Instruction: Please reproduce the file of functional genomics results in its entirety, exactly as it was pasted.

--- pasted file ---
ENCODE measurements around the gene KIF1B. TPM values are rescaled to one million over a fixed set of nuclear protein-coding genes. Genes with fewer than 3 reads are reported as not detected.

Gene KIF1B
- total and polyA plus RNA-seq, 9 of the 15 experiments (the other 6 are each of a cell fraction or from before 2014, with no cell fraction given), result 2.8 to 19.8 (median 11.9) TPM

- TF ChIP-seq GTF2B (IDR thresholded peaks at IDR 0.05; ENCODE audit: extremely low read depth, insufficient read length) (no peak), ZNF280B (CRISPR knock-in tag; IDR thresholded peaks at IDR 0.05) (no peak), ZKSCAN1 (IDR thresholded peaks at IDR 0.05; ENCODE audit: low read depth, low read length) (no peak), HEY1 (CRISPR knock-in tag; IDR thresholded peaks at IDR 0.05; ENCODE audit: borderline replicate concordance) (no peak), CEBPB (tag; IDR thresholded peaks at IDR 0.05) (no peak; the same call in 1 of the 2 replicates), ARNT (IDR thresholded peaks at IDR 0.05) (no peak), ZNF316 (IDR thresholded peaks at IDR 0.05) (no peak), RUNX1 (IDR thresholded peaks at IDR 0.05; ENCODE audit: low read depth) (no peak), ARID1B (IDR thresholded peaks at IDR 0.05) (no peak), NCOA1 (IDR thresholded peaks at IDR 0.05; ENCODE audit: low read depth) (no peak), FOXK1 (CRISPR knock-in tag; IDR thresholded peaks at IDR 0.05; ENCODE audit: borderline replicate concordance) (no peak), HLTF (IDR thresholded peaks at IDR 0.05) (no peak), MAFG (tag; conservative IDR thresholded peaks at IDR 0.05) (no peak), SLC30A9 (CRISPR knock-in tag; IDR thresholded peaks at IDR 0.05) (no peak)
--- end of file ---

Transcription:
ENCODE measurements around the gene KIF1B. TPM values are rescaled to one million over a fixed set of nuclear protein-coding genes. Genes with fewer than 3 reads are reported as not detected.

Gene KIF1B
- total and polyA plus RNA-seq, 9 of the 15 experiments (the other 6 are each of a cell fraction or from before 2014, with no cell fraction given), result 2.8 to 19.8 (median 11.9) TPM

- TF ChIP-seq GTF2B (IDR thresholded peaks at IDR 0.05; ENCODE audit: extremely low read depth, insufficient read length) (no peak), ZNF280B (CRISPR knock-in tag; IDR thresholded peaks at IDR 0.05) (no peak), ZKSCAN1 (IDR thresholded peaks at IDR 0.05; ENCODE audit: low read depth, low read length) (no peak), HEY1 (CRISPR knock-in tag; IDR thresholded peaks at IDR 0.05; ENCODE audit: borderline replicate concordance) (no peak), CEBPB (tag; IDR thresholded peaks at IDR 0.05) (no peak; the same call in 1 of the 2 replicates), ARNT (IDR thresholded peaks at IDR 0.05) (no peak), ZNF316 (IDR thresholded peaks at IDR 0.05) (no peak), RUNX1 (IDR thresholded peaks at IDR 0.05; ENCODE audit: low read depth) (no peak), ARID1B (IDR thresholded peaks at IDR 0.05) (no peak), NCOA1 (IDR thresholded peaks at IDR 0.05; ENCODE audit: low read depth) (no peak), FOXK1 (CRISPR knock-in tag; IDR thresholded peaks at IDR 0.05; ENCODE audit: borderline replicate concordance) (no peak), HLTF (IDR thresholded peaks at IDR 0.05) (no peak), MAFG (tag; conservative IDR thresholded peaks at IDR 0.05) (no peak), SLC30A9 (CRISPR knock-in tag; IDR thresholded peaks at IDR 0.05) (no peak)